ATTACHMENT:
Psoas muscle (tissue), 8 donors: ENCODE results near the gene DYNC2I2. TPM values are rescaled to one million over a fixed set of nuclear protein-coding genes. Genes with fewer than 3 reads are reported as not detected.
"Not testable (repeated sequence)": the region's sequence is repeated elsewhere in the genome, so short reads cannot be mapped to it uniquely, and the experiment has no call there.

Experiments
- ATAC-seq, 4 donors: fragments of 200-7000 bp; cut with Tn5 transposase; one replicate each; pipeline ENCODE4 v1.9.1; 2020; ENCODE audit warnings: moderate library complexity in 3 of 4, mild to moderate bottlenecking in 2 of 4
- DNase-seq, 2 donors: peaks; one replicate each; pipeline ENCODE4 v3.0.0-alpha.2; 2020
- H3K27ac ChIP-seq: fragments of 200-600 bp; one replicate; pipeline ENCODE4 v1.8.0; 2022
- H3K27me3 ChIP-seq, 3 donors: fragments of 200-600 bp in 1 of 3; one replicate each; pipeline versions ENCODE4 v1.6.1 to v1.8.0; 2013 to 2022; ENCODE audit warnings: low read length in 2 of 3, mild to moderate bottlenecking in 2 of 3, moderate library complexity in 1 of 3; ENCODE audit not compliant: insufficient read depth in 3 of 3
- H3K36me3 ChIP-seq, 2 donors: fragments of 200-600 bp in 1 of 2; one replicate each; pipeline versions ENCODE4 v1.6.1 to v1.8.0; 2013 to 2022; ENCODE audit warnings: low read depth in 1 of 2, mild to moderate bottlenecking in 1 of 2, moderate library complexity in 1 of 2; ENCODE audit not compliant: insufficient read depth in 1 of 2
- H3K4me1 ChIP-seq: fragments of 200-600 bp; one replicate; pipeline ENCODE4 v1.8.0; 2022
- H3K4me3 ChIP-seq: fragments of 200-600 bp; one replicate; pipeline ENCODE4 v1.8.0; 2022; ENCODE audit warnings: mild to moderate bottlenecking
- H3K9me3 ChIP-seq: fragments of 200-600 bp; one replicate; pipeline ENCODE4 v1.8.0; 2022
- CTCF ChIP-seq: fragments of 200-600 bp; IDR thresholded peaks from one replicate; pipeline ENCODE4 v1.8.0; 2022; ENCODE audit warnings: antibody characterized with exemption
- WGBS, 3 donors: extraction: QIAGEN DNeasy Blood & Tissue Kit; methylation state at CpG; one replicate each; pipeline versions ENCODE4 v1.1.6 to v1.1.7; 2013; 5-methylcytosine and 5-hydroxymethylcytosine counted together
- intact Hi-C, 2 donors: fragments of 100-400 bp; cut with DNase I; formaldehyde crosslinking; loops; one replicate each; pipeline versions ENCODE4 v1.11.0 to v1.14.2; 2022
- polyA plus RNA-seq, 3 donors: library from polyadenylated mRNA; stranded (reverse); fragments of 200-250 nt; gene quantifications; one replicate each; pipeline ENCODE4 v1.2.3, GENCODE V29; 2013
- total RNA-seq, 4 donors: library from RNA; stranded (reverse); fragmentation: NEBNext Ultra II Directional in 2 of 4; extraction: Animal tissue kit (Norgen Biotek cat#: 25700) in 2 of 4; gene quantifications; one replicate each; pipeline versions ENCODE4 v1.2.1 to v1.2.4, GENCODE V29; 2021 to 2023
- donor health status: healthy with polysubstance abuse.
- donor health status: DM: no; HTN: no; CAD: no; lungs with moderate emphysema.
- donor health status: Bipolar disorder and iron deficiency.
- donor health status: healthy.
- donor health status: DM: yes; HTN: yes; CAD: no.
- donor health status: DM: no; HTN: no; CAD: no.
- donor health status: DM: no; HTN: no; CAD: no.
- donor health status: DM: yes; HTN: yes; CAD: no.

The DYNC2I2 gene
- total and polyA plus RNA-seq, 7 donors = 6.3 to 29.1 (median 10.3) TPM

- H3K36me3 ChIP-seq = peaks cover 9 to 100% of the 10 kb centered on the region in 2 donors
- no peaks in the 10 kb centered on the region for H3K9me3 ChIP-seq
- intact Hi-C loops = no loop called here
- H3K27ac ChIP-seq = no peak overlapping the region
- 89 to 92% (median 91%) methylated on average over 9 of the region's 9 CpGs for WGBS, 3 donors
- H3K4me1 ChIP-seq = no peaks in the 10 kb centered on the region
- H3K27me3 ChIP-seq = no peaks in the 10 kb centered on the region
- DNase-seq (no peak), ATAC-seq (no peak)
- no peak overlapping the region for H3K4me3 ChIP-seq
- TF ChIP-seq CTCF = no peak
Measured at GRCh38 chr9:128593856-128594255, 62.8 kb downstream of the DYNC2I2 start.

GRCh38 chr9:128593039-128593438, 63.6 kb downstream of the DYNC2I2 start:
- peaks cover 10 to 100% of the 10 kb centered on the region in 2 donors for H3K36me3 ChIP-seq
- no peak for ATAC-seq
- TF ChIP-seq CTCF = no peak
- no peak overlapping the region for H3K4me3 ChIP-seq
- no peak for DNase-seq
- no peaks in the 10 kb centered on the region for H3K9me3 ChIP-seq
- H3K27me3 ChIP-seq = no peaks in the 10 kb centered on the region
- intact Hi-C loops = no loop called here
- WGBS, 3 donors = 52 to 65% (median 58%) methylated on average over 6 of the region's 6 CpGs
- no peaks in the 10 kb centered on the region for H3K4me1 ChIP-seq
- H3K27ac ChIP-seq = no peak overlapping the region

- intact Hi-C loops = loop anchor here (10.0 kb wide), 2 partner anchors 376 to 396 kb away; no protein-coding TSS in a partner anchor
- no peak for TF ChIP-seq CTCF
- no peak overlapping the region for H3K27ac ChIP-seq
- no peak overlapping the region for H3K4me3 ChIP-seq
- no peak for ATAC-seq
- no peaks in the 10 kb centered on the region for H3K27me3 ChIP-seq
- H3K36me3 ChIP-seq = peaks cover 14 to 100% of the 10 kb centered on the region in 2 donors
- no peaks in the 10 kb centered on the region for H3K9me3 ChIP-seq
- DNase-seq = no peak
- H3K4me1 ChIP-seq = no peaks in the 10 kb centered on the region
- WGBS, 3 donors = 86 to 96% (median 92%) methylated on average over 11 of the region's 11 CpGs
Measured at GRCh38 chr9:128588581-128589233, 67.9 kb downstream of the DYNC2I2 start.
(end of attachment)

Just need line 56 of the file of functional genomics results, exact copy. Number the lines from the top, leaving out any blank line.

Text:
- H3K36me3 ChIP-seq = peaks cover 14 to 100% of the 10 kb centered on the region in 2 donors